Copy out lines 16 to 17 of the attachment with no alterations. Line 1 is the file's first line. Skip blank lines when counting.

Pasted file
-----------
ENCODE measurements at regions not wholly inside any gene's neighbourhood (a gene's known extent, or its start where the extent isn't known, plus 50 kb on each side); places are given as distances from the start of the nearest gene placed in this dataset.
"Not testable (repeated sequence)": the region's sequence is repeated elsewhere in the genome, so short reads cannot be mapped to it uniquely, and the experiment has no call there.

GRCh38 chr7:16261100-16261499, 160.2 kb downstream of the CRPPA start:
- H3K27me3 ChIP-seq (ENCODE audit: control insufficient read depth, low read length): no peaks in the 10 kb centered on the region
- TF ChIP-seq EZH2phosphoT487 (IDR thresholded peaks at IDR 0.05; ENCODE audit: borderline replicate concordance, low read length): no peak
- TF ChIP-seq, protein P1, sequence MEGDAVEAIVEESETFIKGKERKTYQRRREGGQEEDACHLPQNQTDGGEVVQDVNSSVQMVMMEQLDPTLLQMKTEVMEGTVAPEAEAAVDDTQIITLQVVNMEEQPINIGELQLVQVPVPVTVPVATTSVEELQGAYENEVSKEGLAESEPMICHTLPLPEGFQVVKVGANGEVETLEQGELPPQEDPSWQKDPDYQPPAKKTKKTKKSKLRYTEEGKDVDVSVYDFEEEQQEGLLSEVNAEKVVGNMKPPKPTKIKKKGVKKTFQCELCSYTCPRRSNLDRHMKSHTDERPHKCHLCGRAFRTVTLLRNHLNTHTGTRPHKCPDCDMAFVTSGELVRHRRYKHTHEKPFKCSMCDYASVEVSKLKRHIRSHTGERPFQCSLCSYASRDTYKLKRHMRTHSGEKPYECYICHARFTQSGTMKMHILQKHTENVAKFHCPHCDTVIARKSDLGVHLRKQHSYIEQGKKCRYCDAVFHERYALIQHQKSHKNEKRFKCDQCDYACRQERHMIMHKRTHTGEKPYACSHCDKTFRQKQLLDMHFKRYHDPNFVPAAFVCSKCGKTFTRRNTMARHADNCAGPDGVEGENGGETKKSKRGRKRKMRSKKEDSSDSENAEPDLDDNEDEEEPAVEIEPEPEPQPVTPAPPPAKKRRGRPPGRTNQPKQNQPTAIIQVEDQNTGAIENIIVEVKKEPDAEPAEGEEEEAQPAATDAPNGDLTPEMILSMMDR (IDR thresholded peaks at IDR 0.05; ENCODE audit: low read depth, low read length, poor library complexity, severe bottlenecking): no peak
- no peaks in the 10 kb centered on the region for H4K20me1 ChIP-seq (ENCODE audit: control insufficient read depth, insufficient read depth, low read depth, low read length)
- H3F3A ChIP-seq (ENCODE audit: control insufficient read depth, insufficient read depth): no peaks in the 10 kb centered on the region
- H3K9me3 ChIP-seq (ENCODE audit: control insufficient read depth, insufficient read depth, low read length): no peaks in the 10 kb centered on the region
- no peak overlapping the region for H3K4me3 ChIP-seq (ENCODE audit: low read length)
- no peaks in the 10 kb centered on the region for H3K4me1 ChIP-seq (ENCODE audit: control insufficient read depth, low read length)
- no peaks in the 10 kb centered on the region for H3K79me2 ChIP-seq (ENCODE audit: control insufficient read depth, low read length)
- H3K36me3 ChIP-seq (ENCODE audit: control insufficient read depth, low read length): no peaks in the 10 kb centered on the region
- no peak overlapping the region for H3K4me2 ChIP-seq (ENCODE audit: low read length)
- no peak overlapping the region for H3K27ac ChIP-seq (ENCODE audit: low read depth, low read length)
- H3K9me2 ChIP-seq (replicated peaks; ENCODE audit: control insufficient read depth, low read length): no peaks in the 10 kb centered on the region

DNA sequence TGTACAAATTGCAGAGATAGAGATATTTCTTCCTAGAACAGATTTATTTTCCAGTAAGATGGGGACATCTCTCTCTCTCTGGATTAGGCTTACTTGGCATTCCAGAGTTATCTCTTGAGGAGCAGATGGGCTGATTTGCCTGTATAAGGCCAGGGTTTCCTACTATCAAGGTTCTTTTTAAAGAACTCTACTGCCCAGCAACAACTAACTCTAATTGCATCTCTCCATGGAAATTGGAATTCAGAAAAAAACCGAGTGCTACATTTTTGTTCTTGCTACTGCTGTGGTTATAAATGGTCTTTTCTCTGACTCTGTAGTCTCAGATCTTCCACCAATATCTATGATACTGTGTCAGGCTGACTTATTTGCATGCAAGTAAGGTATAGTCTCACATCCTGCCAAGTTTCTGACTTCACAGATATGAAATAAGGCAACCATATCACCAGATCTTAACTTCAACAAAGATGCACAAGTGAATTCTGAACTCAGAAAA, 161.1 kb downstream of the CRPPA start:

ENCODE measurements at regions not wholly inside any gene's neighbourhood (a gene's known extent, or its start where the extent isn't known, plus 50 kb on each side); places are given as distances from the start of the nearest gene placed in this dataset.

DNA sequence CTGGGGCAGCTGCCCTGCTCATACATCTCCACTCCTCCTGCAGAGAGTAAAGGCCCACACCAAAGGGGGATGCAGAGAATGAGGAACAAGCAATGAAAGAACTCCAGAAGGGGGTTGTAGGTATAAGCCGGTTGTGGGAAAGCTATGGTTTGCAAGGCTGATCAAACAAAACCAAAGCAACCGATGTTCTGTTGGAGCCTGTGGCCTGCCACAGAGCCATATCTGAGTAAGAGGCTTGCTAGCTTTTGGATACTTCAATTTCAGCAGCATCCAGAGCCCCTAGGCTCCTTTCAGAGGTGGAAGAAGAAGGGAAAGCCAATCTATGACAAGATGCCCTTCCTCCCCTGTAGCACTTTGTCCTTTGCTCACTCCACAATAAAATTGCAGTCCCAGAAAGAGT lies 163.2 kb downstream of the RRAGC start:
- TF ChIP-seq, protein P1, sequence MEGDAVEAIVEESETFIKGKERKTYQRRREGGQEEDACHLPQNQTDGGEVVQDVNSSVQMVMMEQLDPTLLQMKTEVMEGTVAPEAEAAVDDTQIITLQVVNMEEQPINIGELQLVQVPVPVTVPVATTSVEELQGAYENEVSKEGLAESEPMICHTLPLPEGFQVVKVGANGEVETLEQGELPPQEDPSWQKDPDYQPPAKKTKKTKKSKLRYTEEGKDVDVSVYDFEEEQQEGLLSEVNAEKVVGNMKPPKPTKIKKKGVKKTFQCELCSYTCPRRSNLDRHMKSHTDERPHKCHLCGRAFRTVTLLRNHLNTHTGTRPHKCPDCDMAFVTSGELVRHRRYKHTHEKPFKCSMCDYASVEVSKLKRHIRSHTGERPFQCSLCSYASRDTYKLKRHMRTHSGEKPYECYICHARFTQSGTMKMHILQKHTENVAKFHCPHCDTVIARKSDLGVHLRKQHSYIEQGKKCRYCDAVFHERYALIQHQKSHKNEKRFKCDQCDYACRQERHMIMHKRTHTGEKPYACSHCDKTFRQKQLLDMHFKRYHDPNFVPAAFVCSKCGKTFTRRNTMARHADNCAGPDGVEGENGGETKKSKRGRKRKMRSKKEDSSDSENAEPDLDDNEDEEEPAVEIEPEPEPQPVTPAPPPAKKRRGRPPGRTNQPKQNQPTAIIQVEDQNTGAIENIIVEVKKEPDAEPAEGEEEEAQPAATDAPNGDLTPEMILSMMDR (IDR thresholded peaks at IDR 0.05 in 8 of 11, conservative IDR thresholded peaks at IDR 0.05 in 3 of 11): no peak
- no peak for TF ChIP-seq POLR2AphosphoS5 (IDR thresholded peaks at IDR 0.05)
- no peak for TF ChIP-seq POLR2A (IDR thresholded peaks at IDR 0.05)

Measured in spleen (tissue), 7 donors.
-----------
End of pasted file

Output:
- H3K9me2 ChIP-seq (replicated peaks; ENCODE audit: control insufficient read depth, low read length): no peaks in the 10 kb centered on the region

DNA sequence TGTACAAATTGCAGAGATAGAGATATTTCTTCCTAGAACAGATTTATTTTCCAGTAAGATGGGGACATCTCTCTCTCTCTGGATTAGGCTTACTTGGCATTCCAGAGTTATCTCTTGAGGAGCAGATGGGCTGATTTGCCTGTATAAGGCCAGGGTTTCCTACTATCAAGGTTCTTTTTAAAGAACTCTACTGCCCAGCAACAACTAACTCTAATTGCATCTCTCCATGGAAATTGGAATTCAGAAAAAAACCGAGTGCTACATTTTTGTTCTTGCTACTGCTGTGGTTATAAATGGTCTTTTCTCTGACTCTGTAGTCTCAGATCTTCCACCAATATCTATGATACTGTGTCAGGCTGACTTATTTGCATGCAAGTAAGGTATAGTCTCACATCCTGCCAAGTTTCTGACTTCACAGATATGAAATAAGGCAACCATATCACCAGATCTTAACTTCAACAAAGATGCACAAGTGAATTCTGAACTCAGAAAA, 161.1 kb downstream of the CRPPA start: